Footage appearing to show the death of a badger killed as part of a controversial cull has fuelled calls for the shootings to stop.

Badger culling was given the go-ahead in the east of the county in a bid to prevent the spread of deadly bovineTB in cattle.

But this has proved an emotive issue which escalated over the weekend, when secret filming allegedly showed a badger in Cumbria taking nearly a minute to die after being shot as part of the cull.

Anti-cull group the Hunt Investigation Team said its secret cameras near the sett in Cumbria captured the killing.

Dominic Dyer, chief executive of the Badger Trust, said that the film footage that emerged from Cumbria is the first time they had seen evidence of cull contractors at work.

He said the video released by the Hunt Investigation Team had been met with calls for the shooting of badgers to stop.

"The film footage that has emerged from Cumbria clearly shows a badger taking over 50 seconds to die after being shot in a cage, and contractors removing it from the site without bagging and sealing the carcass in line with government TB biosecurity guidelines," said Mr Dyer.

Workington MP and shadow secretary of state for environment, food and rural affairs Sue Hayman said: "I'm shocked at what this footage has revealed is going on here in Cumbria, in particular the time it takes for an animal to die, and the simply unacceptable practices which go against the Government's biosecurity guidelines.

"Labour will continue to push for more funding for vaccinations against bovine TB, improved testing, and controls on the movement of cows infected with the disease."

Mr Dyer claimed "the war on wildlife had been carried out in secrecy by poorly paid contractors with no independent monitoring or concern for animal welfare or public safety".

"The feedback we have had from this video shows the majority of the public are totally opposed to badger culling," he added.

The trust estimates that the government may have licensed the killing of more than 75,000 badgers by the end of the year, at a cost of tens of millions of pounds.

It claims that once all the Whitehall administration, equipment, storage, training, monitoring, policing and legal costs are taken into account, the cost of cage trapping and shooting a badger is more than £1,000 per animal.

In comparison, the cost of cage trapping, vaccinating and releasing a badger is less than £200 per animal, the trust says.

Both Mr Dyer and David Harpley, conservation manager at Cumbria Wildlife Trust, said they were concerned that the badger cull was feeding broader wildlife crime.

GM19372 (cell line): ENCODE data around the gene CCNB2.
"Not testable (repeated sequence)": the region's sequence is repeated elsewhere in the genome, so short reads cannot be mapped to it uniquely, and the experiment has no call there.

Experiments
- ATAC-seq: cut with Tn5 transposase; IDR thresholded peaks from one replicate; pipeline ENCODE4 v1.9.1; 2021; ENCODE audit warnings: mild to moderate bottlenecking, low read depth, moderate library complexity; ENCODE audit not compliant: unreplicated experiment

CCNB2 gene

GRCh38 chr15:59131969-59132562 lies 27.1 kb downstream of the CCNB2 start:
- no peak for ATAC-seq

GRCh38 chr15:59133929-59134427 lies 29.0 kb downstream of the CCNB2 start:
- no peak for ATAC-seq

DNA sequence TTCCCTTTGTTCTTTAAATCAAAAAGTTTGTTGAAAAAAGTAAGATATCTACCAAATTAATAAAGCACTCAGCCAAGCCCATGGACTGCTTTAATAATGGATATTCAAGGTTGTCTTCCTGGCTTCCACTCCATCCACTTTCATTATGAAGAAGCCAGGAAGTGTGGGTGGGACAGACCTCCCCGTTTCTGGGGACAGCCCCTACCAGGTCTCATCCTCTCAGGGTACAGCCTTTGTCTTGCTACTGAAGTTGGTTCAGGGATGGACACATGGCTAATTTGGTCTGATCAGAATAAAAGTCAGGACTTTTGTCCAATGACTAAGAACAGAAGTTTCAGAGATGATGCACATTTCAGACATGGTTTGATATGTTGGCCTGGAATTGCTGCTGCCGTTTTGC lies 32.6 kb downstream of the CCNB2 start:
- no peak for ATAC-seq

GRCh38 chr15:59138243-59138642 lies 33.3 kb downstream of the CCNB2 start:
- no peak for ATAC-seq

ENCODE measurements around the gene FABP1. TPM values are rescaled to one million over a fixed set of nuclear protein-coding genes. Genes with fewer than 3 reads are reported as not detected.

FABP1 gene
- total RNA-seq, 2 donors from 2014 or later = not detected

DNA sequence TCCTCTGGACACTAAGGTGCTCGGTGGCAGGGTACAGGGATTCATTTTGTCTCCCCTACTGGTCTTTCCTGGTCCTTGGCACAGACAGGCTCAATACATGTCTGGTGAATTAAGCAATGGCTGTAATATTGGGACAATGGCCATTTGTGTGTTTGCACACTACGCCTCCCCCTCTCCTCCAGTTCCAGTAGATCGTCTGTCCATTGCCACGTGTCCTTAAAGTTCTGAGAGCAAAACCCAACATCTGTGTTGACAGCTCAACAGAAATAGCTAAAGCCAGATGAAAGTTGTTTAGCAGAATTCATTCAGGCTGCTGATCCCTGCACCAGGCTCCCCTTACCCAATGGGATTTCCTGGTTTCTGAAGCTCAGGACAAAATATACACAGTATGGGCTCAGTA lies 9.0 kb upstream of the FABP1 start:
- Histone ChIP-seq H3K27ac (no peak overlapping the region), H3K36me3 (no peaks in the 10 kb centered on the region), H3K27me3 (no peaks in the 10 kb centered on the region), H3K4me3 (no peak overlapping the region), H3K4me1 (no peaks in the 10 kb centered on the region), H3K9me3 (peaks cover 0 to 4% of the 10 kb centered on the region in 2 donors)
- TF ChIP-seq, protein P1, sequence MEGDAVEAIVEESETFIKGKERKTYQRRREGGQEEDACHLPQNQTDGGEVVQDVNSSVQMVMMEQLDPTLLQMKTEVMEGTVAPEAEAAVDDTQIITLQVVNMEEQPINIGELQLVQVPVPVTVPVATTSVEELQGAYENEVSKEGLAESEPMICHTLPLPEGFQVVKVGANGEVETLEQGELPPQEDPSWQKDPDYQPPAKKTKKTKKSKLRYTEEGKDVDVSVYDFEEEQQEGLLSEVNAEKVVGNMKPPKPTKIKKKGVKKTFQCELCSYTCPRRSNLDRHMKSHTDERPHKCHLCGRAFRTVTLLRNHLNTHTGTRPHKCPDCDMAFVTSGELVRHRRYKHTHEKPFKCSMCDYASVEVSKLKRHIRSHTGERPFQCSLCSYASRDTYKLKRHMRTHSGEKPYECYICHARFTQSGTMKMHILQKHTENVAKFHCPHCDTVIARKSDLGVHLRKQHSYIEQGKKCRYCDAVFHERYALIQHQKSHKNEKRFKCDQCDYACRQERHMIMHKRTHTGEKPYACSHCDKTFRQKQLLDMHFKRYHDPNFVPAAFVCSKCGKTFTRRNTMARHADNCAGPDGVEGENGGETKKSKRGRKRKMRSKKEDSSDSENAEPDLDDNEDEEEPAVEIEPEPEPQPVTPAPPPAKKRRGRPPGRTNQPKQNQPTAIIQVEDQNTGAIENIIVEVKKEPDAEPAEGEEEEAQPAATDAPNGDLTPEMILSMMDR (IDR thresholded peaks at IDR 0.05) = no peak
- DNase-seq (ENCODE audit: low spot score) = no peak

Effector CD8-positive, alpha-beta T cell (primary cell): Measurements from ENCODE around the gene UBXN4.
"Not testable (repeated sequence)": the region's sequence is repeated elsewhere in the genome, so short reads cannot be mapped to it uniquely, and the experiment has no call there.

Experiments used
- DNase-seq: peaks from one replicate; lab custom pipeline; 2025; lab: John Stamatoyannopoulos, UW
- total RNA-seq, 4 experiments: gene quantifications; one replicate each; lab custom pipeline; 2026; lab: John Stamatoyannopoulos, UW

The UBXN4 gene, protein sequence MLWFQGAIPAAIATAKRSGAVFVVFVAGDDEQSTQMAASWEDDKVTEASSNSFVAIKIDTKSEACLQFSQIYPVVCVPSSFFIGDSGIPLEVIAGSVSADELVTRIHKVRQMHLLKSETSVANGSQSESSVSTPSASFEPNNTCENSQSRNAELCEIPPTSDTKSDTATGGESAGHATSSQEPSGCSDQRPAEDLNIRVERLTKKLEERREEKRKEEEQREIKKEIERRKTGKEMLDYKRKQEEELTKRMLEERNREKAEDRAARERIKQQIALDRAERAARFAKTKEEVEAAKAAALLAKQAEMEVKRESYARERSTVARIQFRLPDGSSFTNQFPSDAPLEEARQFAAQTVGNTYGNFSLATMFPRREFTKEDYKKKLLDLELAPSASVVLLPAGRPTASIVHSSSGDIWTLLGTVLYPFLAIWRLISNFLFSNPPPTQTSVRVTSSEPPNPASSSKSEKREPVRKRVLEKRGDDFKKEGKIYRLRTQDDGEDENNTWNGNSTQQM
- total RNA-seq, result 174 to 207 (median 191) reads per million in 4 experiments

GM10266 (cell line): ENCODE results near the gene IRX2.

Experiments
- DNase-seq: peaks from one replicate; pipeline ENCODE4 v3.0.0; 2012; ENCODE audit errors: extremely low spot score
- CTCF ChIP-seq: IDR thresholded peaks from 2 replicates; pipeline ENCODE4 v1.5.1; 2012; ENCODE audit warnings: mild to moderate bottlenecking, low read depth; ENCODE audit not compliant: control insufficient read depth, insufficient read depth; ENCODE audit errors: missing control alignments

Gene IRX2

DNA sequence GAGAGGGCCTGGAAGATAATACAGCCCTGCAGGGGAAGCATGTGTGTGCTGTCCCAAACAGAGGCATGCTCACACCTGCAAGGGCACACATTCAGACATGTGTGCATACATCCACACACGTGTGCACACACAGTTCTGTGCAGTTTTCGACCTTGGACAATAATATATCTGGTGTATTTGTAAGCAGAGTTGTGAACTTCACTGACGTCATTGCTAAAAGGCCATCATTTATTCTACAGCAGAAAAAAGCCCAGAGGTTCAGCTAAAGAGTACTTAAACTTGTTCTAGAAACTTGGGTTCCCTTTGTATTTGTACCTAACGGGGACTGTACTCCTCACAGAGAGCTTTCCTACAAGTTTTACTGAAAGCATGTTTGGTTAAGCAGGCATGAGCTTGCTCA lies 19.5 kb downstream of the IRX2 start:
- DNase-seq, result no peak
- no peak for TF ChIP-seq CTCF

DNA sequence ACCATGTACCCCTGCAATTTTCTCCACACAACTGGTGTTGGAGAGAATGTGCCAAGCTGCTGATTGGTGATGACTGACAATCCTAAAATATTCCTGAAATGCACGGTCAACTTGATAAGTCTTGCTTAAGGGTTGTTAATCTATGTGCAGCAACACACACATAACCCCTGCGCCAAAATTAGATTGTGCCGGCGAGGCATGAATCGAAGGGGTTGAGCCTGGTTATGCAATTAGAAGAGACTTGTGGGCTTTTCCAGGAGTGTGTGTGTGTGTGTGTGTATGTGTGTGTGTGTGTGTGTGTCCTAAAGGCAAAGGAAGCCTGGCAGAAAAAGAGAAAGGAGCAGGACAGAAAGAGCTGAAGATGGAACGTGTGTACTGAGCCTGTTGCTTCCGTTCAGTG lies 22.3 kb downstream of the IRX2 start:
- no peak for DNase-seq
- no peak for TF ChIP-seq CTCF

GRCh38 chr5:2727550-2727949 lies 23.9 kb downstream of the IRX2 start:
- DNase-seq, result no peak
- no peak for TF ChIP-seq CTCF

"This could open the door to live caged badgers being either sold to or captured by those who indulge in badger-baiting," said Mr Dyer.

Both men say the best and most cost-effective way of dealing with bTB in cattle is vaccinating badgers and better cattle movement controls and on-farm biosecurity measures.

Mr Harpley said: "I have real sympathy for the financial hardship and emotional impact that this awful disease has on farmers and their families in one part of the county.

"None of us want to see the slaughter of cattle or badgers and we all want to see an end to this serious disease.

"However, a cull of badgers is not the answer and risks making the situation worse.

“The science shows that only one in 20 cases of bovineTB herd infections are transmitted directly from badgers, the remainder arises from cattle to cattle transmission or other sources of infection."

The government says contractors receive thorough training to cull humanely.

The badger cull was recently extended into a "pocket of infection" in the east of the county, as well as 10 high risk areas across England.

The Hunt Investigation Team said the badger in the video was "just one of the 42,000 sentenced to death in the cruel, unscientific cull".

"Independent vets reviewing the footage have confirmed the badger's prolonged suffering," a spokesman said.

The National Farmers Union in defending the cull said that in the case of Cumbria, a unique partnership had been formed between Government vets and farmers in a bid to stamp out a "pocket of infection" in the county.

A spokesman for the NFU in Cumbria said: “Bovine TB remains a huge threat to our beef and dairy industry and it is vital we do everything we can to tackle it.

"Culls are paid for and carried out by licensed independent companies who use trained contractors following APHA best practice guidelines.

"The Chief Vet has stated that dealing with the disease in badgers is necessary as part of the TB eradication strategy and in conjunction with all cattle measures, proactive culling is the best available method to do this.”